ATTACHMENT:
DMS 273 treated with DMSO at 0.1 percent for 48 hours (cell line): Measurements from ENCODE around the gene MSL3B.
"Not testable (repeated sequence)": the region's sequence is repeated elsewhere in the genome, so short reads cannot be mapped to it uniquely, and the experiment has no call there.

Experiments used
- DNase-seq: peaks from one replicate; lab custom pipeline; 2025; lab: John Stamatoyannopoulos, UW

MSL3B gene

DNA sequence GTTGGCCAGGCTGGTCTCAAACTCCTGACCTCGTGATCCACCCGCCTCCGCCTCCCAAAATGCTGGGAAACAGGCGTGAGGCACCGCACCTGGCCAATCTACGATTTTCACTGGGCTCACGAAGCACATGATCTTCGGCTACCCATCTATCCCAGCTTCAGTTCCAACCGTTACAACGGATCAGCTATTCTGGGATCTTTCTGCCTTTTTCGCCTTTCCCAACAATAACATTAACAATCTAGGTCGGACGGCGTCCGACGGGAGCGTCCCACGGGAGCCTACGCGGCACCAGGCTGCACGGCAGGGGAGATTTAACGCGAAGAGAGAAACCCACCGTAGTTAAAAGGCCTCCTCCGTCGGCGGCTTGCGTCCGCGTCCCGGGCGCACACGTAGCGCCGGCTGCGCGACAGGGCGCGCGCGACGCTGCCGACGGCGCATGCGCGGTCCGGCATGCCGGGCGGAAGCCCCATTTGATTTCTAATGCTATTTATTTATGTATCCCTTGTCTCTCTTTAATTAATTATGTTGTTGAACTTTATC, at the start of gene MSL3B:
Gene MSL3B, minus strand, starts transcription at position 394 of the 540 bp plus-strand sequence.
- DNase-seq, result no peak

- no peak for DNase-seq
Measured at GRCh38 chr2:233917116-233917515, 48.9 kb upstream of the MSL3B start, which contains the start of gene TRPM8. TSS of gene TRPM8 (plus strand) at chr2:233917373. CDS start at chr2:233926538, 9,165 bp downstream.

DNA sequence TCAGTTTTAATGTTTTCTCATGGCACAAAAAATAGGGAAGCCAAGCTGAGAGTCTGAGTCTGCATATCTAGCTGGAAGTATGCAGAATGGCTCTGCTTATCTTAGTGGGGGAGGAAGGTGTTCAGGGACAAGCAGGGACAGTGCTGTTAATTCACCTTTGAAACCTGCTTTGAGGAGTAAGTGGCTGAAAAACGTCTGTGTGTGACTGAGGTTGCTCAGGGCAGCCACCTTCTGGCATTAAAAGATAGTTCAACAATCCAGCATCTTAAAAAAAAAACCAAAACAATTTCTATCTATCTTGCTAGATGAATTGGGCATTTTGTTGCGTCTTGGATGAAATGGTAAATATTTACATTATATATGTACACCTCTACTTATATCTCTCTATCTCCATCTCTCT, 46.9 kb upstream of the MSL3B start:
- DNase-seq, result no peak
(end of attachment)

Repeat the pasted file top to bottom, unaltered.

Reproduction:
DMS 273 treated with DMSO at 0.1 percent for 48 hours (cell line): Measurements from ENCODE around the gene MSL3B.
"Not testable (repeated sequence)": the region's sequence is repeated elsewhere in the genome, so short reads cannot be mapped to it uniquely, and the experiment has no call there.

Experiments used
- DNase-seq: peaks from one replicate; lab custom pipeline; 2025; lab: John Stamatoyannopoulos, UW

MSL3B gene

DNA sequence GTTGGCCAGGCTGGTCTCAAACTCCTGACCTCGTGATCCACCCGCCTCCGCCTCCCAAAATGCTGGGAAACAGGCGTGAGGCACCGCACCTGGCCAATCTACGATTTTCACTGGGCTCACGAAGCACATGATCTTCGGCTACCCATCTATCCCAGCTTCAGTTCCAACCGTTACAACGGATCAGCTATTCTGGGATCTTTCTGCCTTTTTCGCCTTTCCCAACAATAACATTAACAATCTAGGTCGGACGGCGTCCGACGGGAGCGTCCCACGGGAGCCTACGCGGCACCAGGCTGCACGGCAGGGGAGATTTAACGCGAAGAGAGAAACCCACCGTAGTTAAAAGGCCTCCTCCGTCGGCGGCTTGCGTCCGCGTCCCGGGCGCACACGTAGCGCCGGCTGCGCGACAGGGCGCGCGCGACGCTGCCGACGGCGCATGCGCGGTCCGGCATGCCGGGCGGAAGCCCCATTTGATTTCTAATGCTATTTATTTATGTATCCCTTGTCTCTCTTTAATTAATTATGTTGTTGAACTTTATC, at the start of gene MSL3B:
Gene MSL3B, minus strand, starts transcription at position 394 of the 540 bp plus-strand sequence.
- DNase-seq, result no peak

- no peak for DNase-seq
Measured at GRCh38 chr2:233917116-233917515, 48.9 kb upstream of the MSL3B start, which contains the start of gene TRPM8. TSS of gene TRPM8 (plus strand) at chr2:233917373. CDS start at chr2:233926538, 9,165 bp downstream.

DNA sequence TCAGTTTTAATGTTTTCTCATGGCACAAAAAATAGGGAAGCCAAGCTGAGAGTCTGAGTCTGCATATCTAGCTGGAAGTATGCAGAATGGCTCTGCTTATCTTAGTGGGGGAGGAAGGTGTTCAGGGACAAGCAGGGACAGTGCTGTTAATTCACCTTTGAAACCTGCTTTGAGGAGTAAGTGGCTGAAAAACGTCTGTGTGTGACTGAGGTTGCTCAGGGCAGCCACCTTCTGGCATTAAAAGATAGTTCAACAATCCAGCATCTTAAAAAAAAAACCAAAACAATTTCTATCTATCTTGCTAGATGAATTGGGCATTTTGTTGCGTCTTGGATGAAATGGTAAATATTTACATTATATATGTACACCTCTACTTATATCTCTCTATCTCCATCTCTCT, 46.9 kb upstream of the MSL3B start:
- DNase-seq, result no peak